Jan 192017


(We present Andy Synn’s review of the new album by Deviant Process from Québec City, Québec.)

Whichever way you slice it, last year was a very good year for fans of the more technical side of Death Metal. From the weird and the wonderful, to the brash and the brutal, 2016 offered a wealth of diverse delights and hidden gems across the length and breadth of the ever-expanding Tech Death spectrum.

And one of those hidden gems was Paroxysm, by Canadian destroyers Deviant Process.

So, as yet another part of my ongoing attempt to catch up with some of last year’s most overlooked and underrated albums, here’s my succinct summation of the band’s full-length debut.

It’s awesome. Now go buy it.

What? You wanted a bit more detail than that? Fine… but never say I don’t do anything for you!



Imagine if you will a band who marry the hi-tech riff-craft of Anata to the high-octane melodic intensity of Beyond Creation, with more than a dash of the unconventional hookiness of bands like Gorod and Hieronymus Bosch (RIP), along with a generous helping of pure, groovesome heaviness, and you’ll probably find yourself somewhere in the vicinity of what Deviant Process sound like.

But… and here’s the twist… the Canadian quartet do all that, and more, without ever sounding derivative or predictable.

In fact, by the time that opener “Unconscious” kicks in properly, following a series of stunning introductory bars – all nimble, fleet-fingered bass-lines and crashing, crepuscular chords, leading seamlessly into a short, but oh so sweet, injection of proggy clean guitar strumming – it should be painfully clear that this album is something special.

For the rest of the song’s six-minute running time you’re then treated to a masterclass in targeted technical wizardry and unexpected progressive twists, searing hooks and spiralling melodies, and a veritable armada of fret-scorching riffs, all topped off with the caustic snarl of vocalist/guitarist Jean-Daniel Villeneuve.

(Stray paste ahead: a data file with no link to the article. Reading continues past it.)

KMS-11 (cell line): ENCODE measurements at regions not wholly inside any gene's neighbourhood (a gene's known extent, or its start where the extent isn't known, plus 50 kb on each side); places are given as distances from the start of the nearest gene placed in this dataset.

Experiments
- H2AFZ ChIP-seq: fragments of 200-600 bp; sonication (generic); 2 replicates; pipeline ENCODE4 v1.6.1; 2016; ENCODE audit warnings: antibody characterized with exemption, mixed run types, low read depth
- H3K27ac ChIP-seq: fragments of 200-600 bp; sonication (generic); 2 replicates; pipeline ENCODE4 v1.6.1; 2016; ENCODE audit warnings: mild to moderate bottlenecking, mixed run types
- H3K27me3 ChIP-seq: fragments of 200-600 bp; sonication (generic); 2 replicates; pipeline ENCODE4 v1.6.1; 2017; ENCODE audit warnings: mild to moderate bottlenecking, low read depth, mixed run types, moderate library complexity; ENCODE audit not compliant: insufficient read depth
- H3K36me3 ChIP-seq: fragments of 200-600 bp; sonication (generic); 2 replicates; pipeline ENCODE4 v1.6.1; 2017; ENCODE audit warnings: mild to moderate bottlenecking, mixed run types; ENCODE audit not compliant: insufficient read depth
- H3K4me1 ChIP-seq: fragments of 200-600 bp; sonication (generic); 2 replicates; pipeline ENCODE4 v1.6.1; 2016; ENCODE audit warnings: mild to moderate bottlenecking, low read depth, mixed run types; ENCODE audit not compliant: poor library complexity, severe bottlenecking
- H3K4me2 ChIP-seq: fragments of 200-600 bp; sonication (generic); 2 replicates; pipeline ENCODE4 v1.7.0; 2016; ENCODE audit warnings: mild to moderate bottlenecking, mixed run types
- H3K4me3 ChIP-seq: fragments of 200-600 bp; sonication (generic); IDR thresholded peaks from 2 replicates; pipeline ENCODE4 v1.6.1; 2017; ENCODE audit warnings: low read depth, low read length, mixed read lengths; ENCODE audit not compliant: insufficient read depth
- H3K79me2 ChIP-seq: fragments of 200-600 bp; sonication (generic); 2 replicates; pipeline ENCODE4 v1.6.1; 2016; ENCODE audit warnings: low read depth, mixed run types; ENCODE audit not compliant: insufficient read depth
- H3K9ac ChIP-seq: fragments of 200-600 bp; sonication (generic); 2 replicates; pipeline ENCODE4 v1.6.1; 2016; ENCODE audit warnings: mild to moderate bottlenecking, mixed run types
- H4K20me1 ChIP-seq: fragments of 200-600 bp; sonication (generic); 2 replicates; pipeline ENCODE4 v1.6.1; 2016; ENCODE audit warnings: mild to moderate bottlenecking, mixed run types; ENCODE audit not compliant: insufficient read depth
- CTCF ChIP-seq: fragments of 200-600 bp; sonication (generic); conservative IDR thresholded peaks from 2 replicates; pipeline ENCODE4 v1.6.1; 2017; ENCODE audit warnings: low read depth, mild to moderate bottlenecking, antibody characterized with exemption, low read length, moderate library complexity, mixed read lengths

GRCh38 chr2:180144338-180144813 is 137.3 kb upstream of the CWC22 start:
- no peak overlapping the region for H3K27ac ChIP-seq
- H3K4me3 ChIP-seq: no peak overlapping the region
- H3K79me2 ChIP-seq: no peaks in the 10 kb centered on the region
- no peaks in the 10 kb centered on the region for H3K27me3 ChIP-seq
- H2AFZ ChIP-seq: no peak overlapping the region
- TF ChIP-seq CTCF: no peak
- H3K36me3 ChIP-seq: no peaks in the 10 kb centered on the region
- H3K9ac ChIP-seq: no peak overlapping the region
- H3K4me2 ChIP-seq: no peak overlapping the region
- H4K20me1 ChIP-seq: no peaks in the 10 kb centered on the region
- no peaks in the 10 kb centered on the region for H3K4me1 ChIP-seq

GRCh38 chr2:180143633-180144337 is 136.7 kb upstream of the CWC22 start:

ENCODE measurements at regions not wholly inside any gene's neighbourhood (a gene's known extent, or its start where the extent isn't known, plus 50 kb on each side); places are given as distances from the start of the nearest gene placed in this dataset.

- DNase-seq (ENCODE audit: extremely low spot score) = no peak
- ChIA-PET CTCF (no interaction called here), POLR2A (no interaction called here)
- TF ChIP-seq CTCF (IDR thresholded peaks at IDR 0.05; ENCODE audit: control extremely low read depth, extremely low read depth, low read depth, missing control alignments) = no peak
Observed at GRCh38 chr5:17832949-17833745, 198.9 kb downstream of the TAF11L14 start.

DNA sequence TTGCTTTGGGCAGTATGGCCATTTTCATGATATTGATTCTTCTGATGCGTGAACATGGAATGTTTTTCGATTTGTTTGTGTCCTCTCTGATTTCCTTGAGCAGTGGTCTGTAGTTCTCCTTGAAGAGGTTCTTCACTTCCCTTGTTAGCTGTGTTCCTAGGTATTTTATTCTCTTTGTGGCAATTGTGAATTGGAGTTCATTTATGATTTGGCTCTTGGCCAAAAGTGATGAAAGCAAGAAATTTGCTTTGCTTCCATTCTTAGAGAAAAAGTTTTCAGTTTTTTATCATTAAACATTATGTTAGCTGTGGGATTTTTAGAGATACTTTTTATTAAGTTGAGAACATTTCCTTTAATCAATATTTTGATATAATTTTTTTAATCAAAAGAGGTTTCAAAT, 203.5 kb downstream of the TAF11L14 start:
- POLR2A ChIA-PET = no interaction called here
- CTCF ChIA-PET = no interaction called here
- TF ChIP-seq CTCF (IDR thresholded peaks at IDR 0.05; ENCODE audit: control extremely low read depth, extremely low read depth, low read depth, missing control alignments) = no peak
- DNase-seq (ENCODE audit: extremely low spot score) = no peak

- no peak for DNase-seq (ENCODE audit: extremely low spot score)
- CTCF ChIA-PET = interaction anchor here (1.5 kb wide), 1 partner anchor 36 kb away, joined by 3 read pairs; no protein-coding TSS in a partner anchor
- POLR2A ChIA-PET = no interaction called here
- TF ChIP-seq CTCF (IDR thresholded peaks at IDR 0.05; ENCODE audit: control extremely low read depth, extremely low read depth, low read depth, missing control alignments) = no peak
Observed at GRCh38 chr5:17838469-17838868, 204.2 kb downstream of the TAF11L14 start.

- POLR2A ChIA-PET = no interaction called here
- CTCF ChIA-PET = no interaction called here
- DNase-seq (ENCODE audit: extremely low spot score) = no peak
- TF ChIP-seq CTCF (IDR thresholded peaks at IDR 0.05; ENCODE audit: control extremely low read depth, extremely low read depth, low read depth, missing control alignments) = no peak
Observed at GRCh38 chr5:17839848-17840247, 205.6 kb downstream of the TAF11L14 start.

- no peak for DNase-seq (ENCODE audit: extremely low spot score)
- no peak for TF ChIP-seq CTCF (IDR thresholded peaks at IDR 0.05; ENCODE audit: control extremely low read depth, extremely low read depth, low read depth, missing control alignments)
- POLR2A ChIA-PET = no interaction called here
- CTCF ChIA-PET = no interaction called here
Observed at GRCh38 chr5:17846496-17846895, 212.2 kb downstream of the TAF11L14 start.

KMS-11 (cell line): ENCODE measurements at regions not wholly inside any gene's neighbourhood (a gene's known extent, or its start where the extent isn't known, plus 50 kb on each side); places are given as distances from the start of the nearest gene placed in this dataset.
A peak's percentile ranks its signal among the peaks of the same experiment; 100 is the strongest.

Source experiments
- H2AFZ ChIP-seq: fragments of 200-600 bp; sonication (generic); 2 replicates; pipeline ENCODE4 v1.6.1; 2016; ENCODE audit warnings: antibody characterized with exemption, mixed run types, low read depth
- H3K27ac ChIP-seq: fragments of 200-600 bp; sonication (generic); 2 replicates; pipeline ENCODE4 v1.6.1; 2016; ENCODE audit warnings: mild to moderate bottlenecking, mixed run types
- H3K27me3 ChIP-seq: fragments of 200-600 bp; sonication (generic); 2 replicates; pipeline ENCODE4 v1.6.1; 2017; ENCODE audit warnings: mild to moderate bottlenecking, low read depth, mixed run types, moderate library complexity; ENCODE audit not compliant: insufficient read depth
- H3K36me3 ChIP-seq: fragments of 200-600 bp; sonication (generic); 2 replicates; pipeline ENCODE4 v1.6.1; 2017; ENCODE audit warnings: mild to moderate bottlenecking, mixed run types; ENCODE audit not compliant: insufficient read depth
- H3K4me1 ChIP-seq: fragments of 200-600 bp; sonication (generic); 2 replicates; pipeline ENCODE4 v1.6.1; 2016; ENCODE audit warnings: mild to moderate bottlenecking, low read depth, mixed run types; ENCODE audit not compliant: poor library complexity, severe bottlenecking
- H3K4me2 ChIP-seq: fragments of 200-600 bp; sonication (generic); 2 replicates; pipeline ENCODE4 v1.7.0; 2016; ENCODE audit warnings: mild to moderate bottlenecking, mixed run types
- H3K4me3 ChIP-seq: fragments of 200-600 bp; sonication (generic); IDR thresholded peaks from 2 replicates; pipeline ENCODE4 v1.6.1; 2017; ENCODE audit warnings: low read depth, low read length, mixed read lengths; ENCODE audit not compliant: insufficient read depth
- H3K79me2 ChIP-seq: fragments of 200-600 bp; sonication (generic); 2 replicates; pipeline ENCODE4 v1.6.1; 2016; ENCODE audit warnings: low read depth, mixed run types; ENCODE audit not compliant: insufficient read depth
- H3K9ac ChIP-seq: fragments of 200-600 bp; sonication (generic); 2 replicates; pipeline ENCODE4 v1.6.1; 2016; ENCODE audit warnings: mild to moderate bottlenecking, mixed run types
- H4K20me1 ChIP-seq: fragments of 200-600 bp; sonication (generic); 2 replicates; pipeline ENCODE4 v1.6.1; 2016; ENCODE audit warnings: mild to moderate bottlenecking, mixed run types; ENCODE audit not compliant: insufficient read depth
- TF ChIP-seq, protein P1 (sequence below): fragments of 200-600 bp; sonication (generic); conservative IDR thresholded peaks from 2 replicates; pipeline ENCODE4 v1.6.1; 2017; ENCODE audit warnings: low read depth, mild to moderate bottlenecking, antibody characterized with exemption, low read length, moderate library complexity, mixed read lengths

From then on it’s basically just one humongous hit after another, with (now ex-) drummer Antoine Baril serving up an absolute storm of punishing blastbeats and complex fills on the mind-blowingly intense “Narcissistic Rage”, while the blistering fretwork, pulse-pounding grooves, and intricate scalpel-sharp melodies of the eight-minute “Persecution” make the whole thing seem to absolutely fly by.

The quartet throw off their proggy-chops with the agile fingerpicking and supple acoustic strumming which opens “As the End Begun”, before diving full-tilt into a spiralling helter-skelter of riveting riffs, rippling bass-lines (courtesy of now departed bassist Pierre-Luc Beaulieu), and utterly frenzied blast beats, after which the wild, skittering guitars of “Obsolete” take things in an even more overtly “technical” direction, while still retaining the catchiness and melodic creativity (see the gorgeous acoustic interlude which blossoms during the track’s second half for example) which helps define and differentiate the band’s approach from the majority of their peers.

Paroxysm isn’t, despite my effusive praise above, an entirely perfect album of course. As a matter of fact both the instrumental title-track and irritatingly (un)titled finale “…” come across as slightly underdeveloped when compared to their more expansive brethren, their more abridged length aptly demonstrating, to my ears at least, precisely why the majority of the band’s compositions rightfully dwell within the 6-8 minute range.

That being said, the overall impact of the record is barely (if at all) blunted by their presence, and it seems evident to me that Deviant Process could very well be the Next Big Thing ™ in Tech Death if they play their cards right.

Now, if you’ll excuse me, I’m off to crank “Dysfunctional Therapy” at a frankly ear-bleeding volume for about the tenth time today.



  4 Responses to “DEVIANT PROCESS : “PAROXYSM””

  1. Awesome technical death metal. This is their first record? Great review too.

    • Why thank you. I’m really experimenting with trying to keep my reviews much shorter these days, while still having fun with the language and grammar as much. It’s still not perfect though.

  2. Loving this! I guess it’s the oh-so fucking cold winters in Quebec that makes for great Tech Death. I mean, when it’s -60 outside, what is there to do but sit inside and practice? Also, I think the band shirts the members are wearing in the photo say it all. Quite literally wearing their influences on their sleeves. Very impressive debut!

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